ConocoPhillips and Tierra Resources worked together to investigate what happens to the carbon stored in wetland soil during wetland loss. Wetlands sequester, or store, carbon through photosynthesis. As healthy wetlands grow, they take carbon dioxide (CO2) out of the atmosphere and incorporate the carbon contained in the CO2 into the leaves, branches, roots and soil. However, as wetlands convert to open water, the previously stored carbon contained in the soil can be re-released back into the atmosphere. Meanwhile, Louisiana has some of the fastest rates of wetland loss in the world occurring at a rate of one football field of wetlands every hour.
It has been unknown whether the carbon contained in the soil is released as greenhouse gases (GHGs), or if this soil is transported and buried in adjacent water bodies. This question was researched by the Tierra Resources team including researchers from Louisiana State University. Study plots were established in freshwater, brackish, and saltwater wetlands where greenhouse gases were monitored as the sites began to degrade.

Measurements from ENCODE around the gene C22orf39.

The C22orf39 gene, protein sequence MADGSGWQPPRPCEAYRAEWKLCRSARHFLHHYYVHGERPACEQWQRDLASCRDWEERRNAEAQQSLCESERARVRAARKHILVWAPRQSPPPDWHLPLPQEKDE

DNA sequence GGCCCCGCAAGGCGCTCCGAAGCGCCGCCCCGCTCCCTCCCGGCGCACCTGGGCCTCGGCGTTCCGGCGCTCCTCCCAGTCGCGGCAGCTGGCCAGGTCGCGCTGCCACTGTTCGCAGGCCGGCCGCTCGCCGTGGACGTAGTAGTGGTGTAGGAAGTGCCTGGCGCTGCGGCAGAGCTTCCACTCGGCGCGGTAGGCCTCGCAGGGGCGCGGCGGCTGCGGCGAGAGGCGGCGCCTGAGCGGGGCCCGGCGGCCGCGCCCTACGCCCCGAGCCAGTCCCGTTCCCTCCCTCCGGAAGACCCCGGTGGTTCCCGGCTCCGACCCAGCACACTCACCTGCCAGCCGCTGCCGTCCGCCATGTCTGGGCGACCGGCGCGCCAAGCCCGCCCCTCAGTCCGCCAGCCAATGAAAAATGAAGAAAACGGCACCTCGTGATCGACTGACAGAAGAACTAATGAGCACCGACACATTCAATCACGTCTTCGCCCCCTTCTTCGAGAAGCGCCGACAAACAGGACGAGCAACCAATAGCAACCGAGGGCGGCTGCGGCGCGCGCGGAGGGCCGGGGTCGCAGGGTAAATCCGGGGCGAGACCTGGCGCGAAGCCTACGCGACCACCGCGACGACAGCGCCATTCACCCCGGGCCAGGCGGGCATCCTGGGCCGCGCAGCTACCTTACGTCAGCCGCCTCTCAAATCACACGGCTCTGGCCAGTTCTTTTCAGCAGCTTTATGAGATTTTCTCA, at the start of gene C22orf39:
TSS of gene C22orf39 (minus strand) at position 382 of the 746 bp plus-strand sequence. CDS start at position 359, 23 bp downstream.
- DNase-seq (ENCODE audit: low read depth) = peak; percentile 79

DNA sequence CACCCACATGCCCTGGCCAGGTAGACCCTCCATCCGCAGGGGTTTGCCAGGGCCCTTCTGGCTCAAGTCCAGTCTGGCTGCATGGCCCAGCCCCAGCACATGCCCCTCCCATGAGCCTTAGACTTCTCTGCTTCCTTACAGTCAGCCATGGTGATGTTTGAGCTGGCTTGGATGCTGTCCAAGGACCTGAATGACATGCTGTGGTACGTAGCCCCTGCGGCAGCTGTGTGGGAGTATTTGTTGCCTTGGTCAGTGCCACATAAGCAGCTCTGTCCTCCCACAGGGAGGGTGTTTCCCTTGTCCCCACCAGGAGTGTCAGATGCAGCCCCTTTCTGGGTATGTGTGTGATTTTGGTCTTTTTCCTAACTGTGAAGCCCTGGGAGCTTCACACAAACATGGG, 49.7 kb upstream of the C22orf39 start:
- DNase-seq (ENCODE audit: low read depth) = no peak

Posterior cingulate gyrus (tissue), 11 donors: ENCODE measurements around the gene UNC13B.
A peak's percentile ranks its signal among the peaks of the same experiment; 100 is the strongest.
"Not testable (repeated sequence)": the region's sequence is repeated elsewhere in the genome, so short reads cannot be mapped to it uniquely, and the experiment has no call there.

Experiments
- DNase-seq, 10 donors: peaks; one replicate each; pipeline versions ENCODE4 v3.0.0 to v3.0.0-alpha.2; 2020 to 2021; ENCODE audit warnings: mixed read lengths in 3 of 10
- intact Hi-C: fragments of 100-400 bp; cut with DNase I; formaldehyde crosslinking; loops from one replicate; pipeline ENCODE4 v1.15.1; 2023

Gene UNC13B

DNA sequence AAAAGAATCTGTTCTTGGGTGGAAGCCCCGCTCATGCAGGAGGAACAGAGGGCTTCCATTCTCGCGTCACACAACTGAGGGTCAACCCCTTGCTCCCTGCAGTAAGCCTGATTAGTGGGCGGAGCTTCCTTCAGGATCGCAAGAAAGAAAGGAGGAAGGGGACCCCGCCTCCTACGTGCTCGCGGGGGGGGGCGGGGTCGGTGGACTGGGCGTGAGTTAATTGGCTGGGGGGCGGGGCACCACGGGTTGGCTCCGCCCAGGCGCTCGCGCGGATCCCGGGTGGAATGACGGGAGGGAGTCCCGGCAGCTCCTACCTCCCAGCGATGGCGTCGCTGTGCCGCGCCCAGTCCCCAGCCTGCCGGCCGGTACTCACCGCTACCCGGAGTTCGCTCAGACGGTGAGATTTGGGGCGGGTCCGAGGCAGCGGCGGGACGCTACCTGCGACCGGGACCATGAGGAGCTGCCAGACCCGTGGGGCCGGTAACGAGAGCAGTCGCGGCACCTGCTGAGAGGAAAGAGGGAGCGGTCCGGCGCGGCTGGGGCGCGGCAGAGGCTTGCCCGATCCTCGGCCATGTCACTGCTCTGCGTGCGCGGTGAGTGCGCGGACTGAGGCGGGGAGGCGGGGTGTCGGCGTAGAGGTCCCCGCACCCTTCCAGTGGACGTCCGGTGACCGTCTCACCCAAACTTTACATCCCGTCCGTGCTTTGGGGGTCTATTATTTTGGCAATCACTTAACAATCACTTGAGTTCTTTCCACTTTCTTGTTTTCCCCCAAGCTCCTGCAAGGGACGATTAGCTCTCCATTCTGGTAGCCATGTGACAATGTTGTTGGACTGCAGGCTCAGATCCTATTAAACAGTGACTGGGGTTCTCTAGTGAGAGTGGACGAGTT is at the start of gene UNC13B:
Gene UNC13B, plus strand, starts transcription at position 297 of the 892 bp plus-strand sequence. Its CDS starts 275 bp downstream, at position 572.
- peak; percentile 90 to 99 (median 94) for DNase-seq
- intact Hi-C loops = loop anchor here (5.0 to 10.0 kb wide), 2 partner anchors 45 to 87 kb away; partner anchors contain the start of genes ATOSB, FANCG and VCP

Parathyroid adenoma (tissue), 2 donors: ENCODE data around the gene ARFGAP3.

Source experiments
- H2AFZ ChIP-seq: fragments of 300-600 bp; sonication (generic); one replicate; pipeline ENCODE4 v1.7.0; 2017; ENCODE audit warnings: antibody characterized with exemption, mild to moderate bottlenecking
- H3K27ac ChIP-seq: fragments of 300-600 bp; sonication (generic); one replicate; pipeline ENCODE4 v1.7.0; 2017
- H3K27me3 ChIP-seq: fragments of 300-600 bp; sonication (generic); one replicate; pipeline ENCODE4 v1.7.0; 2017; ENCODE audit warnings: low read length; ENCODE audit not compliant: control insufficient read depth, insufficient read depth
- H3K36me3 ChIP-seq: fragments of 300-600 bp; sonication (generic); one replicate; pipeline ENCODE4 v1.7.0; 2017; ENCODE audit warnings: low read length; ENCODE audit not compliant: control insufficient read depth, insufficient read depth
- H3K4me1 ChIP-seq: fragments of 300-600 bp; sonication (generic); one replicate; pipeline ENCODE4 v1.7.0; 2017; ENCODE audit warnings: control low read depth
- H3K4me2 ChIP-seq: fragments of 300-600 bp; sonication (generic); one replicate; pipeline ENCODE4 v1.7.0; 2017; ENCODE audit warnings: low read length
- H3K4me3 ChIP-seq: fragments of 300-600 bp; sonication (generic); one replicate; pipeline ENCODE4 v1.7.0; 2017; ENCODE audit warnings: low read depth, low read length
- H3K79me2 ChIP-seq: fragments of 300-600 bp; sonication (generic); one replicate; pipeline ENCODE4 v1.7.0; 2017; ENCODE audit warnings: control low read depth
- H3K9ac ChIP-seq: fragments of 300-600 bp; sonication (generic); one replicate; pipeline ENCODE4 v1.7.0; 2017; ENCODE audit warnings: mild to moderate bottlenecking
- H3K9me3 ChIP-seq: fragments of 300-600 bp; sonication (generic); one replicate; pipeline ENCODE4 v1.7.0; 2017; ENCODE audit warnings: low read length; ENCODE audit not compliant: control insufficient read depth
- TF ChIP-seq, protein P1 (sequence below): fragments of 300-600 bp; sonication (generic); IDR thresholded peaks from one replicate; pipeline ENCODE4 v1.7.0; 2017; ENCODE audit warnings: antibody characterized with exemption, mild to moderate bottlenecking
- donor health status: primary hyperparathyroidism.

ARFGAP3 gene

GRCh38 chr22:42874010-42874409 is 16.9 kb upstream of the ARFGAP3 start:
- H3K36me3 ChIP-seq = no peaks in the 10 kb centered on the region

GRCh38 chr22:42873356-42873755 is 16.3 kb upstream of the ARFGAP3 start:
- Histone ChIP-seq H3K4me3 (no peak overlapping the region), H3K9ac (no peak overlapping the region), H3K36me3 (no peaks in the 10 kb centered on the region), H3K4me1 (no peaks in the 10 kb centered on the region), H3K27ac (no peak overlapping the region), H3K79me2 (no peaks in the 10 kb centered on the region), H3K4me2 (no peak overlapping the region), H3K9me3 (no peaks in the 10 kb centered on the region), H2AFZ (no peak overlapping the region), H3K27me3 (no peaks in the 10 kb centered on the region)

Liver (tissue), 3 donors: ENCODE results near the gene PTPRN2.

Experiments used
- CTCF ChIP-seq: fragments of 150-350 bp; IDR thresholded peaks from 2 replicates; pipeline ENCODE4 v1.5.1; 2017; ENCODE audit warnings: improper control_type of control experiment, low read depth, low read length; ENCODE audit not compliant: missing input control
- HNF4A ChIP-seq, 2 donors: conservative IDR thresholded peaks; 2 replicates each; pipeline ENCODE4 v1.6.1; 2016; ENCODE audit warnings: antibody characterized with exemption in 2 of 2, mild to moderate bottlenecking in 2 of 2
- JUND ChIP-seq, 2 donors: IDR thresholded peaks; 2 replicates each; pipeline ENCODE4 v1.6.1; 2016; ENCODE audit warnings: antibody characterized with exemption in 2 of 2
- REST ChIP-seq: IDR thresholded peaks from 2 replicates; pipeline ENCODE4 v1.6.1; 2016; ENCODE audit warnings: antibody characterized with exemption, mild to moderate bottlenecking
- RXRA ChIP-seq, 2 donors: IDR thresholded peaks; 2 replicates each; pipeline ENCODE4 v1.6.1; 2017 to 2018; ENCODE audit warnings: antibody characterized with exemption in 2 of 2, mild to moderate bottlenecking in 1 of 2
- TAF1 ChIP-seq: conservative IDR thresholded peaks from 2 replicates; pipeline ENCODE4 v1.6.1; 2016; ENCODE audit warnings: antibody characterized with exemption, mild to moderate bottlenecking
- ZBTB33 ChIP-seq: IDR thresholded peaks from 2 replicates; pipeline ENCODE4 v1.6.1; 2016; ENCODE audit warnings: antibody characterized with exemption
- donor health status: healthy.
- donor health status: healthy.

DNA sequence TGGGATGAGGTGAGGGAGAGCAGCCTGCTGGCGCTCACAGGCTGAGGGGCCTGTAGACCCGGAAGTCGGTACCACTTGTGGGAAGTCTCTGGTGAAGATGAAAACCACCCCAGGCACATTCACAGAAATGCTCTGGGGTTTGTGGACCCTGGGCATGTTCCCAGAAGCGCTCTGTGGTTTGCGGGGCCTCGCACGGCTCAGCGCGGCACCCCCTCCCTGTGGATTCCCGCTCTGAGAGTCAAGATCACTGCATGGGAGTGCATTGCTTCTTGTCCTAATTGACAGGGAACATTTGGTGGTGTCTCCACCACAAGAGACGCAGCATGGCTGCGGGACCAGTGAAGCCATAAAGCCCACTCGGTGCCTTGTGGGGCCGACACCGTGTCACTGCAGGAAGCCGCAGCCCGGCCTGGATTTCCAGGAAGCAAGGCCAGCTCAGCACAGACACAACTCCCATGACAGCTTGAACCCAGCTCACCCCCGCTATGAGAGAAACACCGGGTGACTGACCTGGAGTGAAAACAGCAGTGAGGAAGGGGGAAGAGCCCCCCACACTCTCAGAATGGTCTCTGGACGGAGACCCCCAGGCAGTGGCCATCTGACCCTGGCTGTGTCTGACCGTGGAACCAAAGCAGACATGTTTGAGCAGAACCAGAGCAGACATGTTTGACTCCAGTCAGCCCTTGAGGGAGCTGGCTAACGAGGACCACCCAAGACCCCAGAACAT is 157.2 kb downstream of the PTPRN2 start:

The research confirmed that as brackish and saltwater marshes convert to open water they release greenhouse gases into the atmosphere. The results were published in the peer-reviewed journal Wetlands in October 2016. These results give more value to restoring wetlands because preventing greenhouse gas emissions that occur during wetland loss is now eligible for carbon credits. We hope this leads to more funding for coastal restoration and will stimulate more research on this topic globally.
Read the Journal Article: